Author: Norman Medoff and Edward Fink

Norman Medoff and Edward Fink

Dr. Medoff is Director of the School of Communication at Northern Arizona University. He has taught and served as an administrator at three different universities, produced numerous television and corporate video projects, and has overseen the productions of many students. Dr. Medoff has authored articles in scholarly journals as well as trade and consumer magazines. He has also written textbooks on the Internet and mass media, television production, and electronic media. In addition, he has served as president of the Broadcast Education Association and has recently been the recipient of a Fulbright Specialist Grant. Dr. Fink is Professor and Chair of the Department of Radio-TV-Film at California State University, Fullerton. He teaches courses in production, writing, media history, and children's TV. Dr. Fink has published papers on topics such as digital video in the classroom, the application of drama to video production, music in primetime drama, and comedy writing. He is also the co-author of textbooks on telecommunications and studio television production.

Posts by Norman Medoff and Edward Fink:

FIGURE 4.3 This sequence of shots about diversity in golf opens with (1) an ELS to establish the topic and setting, then uses (2) an MS of a young player to reveal the wide spectrum of golfers, followed by (3) a CU of a club hitting a ball, with a cut to (4) an MS of a golfer finishing his swing. Then (5) a canted angle of a golfer lining up a putt adds variety, as does (6) a low-angle shot and (7) a high-angle shot, followed by (8) a CU of a putt, then (9) an ECU of the universal frustration of the ball almost going in but not quite, ending with (10) an ELS as another golfer pushes on.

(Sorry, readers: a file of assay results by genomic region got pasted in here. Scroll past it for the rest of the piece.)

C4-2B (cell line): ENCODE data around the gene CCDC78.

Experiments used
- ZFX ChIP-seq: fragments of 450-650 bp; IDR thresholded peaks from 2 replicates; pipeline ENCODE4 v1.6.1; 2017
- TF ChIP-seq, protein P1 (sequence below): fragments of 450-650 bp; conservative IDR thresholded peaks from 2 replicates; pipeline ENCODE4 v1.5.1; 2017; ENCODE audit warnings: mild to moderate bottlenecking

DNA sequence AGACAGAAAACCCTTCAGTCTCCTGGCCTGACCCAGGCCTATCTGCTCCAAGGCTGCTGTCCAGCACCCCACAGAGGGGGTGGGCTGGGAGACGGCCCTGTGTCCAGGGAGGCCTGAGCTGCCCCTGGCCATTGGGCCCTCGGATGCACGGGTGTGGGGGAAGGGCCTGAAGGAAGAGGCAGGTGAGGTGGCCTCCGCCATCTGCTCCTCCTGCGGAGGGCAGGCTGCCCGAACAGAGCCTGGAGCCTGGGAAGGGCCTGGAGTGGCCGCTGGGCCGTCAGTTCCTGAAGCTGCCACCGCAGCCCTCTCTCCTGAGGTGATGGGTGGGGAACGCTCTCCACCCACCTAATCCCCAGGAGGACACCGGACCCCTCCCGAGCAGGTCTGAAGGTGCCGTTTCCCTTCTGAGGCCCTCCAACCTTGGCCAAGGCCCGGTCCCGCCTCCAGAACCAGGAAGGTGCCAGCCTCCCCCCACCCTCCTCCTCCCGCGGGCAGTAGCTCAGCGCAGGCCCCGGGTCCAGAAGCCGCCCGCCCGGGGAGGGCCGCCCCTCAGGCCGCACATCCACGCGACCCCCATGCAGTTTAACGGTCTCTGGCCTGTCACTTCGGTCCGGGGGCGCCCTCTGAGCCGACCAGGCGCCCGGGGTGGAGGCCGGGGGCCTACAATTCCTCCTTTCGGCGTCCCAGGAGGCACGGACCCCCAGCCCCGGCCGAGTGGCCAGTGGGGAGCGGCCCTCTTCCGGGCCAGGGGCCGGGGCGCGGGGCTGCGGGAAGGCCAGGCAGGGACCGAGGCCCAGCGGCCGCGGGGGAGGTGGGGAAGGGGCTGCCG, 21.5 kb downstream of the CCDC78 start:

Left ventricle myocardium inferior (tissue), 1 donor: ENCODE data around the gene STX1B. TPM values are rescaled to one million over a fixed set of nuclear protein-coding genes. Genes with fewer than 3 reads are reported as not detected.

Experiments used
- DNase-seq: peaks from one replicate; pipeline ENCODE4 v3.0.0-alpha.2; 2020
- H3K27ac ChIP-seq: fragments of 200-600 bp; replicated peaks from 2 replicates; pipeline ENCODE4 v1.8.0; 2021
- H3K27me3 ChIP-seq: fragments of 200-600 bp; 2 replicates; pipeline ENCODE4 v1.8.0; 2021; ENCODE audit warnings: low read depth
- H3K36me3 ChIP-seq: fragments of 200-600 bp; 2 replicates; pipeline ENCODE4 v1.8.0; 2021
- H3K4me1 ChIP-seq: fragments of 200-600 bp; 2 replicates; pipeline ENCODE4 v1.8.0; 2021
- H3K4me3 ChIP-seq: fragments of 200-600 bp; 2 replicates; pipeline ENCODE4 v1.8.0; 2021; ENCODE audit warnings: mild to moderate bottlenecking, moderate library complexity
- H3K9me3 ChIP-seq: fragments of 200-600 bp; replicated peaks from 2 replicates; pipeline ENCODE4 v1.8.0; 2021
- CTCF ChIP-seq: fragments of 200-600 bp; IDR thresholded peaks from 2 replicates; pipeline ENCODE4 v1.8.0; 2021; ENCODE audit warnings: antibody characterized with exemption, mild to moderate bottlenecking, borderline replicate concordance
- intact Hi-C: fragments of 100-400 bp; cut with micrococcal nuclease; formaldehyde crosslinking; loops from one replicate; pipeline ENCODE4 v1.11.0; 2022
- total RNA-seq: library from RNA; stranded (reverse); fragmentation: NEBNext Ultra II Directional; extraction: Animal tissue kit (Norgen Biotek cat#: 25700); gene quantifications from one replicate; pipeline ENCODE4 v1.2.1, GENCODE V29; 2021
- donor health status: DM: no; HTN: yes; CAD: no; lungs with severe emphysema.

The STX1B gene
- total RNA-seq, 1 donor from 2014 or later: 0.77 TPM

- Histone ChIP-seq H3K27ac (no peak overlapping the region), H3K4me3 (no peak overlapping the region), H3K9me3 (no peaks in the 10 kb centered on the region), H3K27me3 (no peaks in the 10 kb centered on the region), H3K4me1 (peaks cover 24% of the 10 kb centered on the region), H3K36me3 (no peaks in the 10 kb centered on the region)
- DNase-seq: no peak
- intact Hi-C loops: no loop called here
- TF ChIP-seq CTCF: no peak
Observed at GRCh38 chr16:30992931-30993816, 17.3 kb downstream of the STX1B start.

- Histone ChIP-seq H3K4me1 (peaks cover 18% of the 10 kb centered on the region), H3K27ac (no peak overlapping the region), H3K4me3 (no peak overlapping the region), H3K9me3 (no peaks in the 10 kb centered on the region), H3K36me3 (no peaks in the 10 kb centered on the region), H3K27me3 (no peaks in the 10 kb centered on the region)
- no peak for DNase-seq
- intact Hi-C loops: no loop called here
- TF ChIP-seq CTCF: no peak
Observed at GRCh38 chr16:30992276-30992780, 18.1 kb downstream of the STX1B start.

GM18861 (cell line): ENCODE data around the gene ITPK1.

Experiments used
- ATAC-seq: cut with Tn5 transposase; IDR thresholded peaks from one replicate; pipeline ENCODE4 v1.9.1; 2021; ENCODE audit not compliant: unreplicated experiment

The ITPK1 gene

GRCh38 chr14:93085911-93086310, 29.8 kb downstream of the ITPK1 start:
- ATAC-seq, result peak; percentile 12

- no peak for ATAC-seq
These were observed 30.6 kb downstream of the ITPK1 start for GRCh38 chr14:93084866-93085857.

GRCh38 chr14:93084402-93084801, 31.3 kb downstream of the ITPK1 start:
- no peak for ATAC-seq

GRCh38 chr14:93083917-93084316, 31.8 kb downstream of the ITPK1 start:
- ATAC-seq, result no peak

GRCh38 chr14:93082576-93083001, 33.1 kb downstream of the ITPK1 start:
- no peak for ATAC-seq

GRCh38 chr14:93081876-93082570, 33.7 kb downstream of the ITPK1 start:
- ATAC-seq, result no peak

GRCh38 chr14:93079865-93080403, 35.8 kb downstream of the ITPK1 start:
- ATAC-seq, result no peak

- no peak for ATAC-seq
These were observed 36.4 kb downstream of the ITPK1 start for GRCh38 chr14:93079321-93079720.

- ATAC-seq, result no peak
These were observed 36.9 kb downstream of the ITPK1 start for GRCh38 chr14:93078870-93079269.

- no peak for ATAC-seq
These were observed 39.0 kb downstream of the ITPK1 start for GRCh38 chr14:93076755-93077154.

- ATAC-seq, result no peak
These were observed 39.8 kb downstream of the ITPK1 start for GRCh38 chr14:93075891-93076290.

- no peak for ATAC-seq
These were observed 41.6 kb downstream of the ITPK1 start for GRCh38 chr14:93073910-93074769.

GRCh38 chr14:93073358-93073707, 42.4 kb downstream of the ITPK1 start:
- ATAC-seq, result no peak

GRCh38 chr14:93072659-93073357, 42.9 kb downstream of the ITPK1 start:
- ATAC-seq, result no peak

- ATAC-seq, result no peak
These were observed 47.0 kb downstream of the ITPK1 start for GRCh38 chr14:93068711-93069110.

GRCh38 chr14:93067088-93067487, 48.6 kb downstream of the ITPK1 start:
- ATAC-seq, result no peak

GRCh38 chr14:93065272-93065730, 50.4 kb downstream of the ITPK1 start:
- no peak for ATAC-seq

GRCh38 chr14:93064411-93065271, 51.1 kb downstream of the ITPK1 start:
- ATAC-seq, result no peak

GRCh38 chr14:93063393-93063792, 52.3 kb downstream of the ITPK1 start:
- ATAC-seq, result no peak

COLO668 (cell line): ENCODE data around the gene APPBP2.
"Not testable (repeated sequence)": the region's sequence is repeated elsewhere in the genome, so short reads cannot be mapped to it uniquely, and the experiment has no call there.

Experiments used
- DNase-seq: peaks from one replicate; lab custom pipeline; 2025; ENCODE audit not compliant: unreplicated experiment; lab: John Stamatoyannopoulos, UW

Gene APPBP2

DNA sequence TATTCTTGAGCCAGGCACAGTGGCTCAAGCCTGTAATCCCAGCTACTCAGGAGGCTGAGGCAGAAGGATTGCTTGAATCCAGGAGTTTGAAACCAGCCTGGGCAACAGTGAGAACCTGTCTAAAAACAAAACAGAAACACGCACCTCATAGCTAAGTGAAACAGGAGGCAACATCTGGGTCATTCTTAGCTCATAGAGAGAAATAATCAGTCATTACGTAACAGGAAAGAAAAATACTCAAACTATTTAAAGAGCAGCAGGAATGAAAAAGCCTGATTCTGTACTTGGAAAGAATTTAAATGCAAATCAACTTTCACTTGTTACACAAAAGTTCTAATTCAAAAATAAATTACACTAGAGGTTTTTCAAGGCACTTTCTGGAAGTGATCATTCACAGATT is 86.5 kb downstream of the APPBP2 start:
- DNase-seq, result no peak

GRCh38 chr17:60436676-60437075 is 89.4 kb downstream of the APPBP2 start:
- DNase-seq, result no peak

The Long Shot – Beginning the Story

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The long shot (LS) is sometimes called the wide shot (WS) and is also known as the establishing shot, the master shot, or the cover shot. It is generally the first shot a photographer should take. It is the most important shot in terms of establishing the setting and action. Typically, it shows the subject…

Photo by Horia Varlan

Copyright 101 for Your Video Project

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If you expect your video project to really be yours after completion, make sure that all the material you use has been created by you or by people who are working for you. If you or one of your coworkers uses material owned by others, you may find yourself spending time with lawyers instead of…

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